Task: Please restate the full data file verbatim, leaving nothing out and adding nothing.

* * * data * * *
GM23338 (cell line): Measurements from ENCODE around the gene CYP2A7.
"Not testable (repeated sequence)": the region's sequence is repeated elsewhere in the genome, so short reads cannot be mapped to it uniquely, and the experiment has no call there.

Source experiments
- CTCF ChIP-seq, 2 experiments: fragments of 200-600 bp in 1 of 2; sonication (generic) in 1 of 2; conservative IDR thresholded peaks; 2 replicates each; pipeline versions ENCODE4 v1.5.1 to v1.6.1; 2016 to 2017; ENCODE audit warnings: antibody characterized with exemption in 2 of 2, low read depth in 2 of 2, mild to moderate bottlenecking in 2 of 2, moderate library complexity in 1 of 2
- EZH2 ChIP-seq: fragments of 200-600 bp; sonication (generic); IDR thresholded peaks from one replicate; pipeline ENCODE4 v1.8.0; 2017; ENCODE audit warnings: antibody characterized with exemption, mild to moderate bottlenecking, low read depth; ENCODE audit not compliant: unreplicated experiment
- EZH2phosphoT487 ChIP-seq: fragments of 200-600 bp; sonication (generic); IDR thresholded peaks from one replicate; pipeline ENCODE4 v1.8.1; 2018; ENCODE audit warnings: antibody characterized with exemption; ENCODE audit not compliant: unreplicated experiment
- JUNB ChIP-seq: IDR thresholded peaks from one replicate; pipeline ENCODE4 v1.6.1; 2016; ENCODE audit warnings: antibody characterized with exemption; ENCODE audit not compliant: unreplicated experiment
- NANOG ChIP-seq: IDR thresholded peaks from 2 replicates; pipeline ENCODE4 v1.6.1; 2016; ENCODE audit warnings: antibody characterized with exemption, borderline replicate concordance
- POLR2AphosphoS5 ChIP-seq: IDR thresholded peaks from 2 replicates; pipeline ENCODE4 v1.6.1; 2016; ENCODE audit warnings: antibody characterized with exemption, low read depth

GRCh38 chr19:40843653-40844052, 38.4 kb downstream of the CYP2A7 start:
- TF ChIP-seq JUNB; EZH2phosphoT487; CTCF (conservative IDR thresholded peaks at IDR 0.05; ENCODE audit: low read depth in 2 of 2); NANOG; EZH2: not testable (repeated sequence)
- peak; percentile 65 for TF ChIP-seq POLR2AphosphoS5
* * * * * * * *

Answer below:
GM23338 (cell line): Measurements from ENCODE around the gene CYP2A7.
"Not testable (repeated sequence)": the region's sequence is repeated elsewhere in the genome, so short reads cannot be mapped to it uniquely, and the experiment has no call there.

Source experiments
- CTCF ChIP-seq, 2 experiments: fragments of 200-600 bp in 1 of 2; sonication (generic) in 1 of 2; conservative IDR thresholded peaks; 2 replicates each; pipeline versions ENCODE4 v1.5.1 to v1.6.1; 2016 to 2017; ENCODE audit warnings: antibody characterized with exemption in 2 of 2, low read depth in 2 of 2, mild to moderate bottlenecking in 2 of 2, moderate library complexity in 1 of 2
- EZH2 ChIP-seq: fragments of 200-600 bp; sonication (generic); IDR thresholded peaks from one replicate; pipeline ENCODE4 v1.8.0; 2017; ENCODE audit warnings: antibody characterized with exemption, mild to moderate bottlenecking, low read depth; ENCODE audit not compliant: unreplicated experiment
- EZH2phosphoT487 ChIP-seq: fragments of 200-600 bp; sonication (generic); IDR thresholded peaks from one replicate; pipeline ENCODE4 v1.8.1; 2018; ENCODE audit warnings: antibody characterized with exemption; ENCODE audit not compliant: unreplicated experiment
- JUNB ChIP-seq: IDR thresholded peaks from one replicate; pipeline ENCODE4 v1.6.1; 2016; ENCODE audit warnings: antibody characterized with exemption; ENCODE audit not compliant: unreplicated experiment
- NANOG ChIP-seq: IDR thresholded peaks from 2 replicates; pipeline ENCODE4 v1.6.1; 2016; ENCODE audit warnings: antibody characterized with exemption, borderline replicate concordance
- POLR2AphosphoS5 ChIP-seq: IDR thresholded peaks from 2 replicates; pipeline ENCODE4 v1.6.1; 2016; ENCODE audit warnings: antibody characterized with exemption, low read depth

GRCh38 chr19:40843653-40844052, 38.4 kb downstream of the CYP2A7 start:
- TF ChIP-seq JUNB; EZH2phosphoT487; CTCF (conservative IDR thresholded peaks at IDR 0.05; ENCODE audit: low read depth in 2 of 2); NANOG; EZH2: not testable (repeated sequence)
- peak; percentile 65 for TF ChIP-seq POLR2AphosphoS5